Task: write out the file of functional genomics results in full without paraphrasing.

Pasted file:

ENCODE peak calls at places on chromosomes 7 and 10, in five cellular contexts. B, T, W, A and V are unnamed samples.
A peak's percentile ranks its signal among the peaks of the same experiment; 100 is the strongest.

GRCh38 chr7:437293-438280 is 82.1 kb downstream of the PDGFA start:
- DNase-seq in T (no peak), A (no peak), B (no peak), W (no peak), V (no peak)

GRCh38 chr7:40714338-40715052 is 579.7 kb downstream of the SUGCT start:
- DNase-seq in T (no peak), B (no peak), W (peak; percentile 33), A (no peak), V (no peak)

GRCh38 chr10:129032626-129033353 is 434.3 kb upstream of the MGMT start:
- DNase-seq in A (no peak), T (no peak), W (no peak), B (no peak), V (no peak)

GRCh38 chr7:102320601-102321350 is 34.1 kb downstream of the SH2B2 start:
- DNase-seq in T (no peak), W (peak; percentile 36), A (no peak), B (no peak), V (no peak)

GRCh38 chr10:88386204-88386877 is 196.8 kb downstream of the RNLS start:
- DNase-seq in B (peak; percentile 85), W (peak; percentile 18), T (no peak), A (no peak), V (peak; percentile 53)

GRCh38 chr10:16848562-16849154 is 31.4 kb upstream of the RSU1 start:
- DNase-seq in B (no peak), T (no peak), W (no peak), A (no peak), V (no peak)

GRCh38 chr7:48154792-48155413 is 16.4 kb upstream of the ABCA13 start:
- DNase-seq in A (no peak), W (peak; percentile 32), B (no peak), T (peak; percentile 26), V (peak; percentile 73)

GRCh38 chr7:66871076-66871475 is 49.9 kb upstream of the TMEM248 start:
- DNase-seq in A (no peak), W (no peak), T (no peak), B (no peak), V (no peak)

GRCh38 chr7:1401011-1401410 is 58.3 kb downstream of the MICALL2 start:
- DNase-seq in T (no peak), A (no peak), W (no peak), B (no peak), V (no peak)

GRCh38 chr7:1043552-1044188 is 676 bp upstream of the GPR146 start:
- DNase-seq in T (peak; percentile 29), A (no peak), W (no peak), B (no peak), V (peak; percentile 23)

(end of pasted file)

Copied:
ENCODE peak calls at places on chromosomes 7 and 10, in five cellular contexts. B, T, W, A and V are unnamed samples.
A peak's percentile ranks its signal among the peaks of the same experiment; 100 is the strongest.

GRCh38 chr7:437293-438280 is 82.1 kb downstream of the PDGFA start:
- DNase-seq in T (no peak), A (no peak), B (no peak), W (no peak), V (no peak)

GRCh38 chr7:40714338-40715052 is 579.7 kb downstream of the SUGCT start:
- DNase-seq in T (no peak), B (no peak), W (peak; percentile 33), A (no peak), V (no peak)

GRCh38 chr10:129032626-129033353 is 434.3 kb upstream of the MGMT start:
- DNase-seq in A (no peak), T (no peak), W (no peak), B (no peak), V (no peak)

GRCh38 chr7:102320601-102321350 is 34.1 kb downstream of the SH2B2 start:
- DNase-seq in T (no peak), W (peak; percentile 36), A (no peak), B (no peak), V (no peak)

GRCh38 chr10:88386204-88386877 is 196.8 kb downstream of the RNLS start:
- DNase-seq in B (peak; percentile 85), W (peak; percentile 18), T (no peak), A (no peak), V (peak; percentile 53)

GRCh38 chr10:16848562-16849154 is 31.4 kb upstream of the RSU1 start:
- DNase-seq in B (no peak), T (no peak), W (no peak), A (no peak), V (no peak)

GRCh38 chr7:48154792-48155413 is 16.4 kb upstream of the ABCA13 start:
- DNase-seq in A (no peak), W (peak; percentile 32), B (no peak), T (peak; percentile 26), V (peak; percentile 73)

GRCh38 chr7:66871076-66871475 is 49.9 kb upstream of the TMEM248 start:
- DNase-seq in A (no peak), W (no peak), T (no peak), B (no peak), V (no peak)

GRCh38 chr7:1401011-1401410 is 58.3 kb downstream of the MICALL2 start:
- DNase-seq in T (no peak), A (no peak), W (no peak), B (no peak), V (no peak)

GRCh38 chr7:1043552-1044188 is 676 bp upstream of the GPR146 start:
- DNase-seq in T (peak; percentile 29), A (no peak), W (no peak), B (no peak), V (peak; percentile 23)